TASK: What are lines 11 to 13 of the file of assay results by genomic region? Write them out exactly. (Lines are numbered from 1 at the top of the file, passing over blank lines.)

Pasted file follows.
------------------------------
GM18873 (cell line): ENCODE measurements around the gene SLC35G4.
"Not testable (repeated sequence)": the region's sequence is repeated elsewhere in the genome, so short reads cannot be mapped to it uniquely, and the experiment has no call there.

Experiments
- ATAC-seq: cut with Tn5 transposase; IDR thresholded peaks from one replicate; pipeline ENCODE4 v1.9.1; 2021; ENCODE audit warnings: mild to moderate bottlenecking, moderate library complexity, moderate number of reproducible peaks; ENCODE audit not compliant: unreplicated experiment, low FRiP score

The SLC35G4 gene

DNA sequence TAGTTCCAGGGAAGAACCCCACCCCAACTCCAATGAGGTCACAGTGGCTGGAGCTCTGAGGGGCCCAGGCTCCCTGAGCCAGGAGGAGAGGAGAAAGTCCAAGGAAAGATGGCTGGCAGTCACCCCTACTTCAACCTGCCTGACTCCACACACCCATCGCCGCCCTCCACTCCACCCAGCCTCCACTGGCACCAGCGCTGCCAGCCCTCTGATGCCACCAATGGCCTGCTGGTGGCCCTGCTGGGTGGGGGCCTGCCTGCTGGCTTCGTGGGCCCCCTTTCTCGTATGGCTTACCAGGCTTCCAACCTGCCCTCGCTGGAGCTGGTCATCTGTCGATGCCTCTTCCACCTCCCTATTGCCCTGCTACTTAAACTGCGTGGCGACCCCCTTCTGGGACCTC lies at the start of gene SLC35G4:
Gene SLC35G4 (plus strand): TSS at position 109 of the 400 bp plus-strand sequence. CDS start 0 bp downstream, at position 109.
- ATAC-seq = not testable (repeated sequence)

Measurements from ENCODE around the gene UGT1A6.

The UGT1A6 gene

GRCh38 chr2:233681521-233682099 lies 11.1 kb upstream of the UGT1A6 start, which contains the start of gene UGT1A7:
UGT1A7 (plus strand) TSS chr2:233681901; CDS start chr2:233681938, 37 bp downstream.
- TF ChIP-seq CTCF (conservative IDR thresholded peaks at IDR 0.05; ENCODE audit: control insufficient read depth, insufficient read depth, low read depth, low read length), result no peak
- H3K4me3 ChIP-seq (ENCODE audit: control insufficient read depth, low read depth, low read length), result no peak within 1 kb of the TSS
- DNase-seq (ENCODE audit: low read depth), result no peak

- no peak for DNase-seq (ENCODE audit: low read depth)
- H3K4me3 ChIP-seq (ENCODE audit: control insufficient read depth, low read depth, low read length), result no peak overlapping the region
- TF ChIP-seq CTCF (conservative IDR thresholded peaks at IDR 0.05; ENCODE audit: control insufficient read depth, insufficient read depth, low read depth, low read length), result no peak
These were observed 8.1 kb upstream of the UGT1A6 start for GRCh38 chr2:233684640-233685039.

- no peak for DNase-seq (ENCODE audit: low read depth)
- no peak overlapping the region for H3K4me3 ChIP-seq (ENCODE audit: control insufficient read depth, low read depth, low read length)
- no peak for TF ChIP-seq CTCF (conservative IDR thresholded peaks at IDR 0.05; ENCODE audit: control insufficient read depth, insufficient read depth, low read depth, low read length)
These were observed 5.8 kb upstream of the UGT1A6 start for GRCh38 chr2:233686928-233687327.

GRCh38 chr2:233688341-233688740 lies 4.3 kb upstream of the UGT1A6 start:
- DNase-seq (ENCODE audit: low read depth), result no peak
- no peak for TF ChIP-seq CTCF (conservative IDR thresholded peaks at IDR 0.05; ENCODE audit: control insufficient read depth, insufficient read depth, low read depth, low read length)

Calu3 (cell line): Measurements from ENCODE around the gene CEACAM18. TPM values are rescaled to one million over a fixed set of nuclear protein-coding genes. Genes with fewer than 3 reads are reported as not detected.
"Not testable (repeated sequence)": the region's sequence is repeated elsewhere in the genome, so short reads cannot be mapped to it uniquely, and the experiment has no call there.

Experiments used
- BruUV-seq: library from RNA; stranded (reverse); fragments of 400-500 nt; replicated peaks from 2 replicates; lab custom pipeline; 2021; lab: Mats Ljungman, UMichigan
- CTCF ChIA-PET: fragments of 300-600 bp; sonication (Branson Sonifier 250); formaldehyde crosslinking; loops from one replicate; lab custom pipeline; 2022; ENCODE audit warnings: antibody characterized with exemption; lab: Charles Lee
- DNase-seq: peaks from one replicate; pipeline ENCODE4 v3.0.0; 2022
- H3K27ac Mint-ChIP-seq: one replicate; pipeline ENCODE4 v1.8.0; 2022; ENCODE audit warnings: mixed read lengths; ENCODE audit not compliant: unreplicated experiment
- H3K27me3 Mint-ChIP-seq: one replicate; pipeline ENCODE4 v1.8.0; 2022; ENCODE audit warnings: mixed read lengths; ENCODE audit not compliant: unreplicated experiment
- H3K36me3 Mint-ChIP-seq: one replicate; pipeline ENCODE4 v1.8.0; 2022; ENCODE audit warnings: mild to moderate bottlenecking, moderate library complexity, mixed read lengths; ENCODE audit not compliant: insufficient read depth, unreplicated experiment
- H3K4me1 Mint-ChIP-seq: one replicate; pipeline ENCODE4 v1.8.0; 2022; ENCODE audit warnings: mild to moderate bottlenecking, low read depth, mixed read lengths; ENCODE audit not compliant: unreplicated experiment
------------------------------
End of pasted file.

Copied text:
GRCh38 chr2:233681521-233682099 lies 11.1 kb upstream of the UGT1A6 start, which contains the start of gene UGT1A7:
UGT1A7 (plus strand) TSS chr2:233681901; CDS start chr2:233681938, 37 bp downstream.
- TF ChIP-seq CTCF (conservative IDR thresholded peaks at IDR 0.05; ENCODE audit: control insufficient read depth, insufficient read depth, low read depth, low read length), result no peak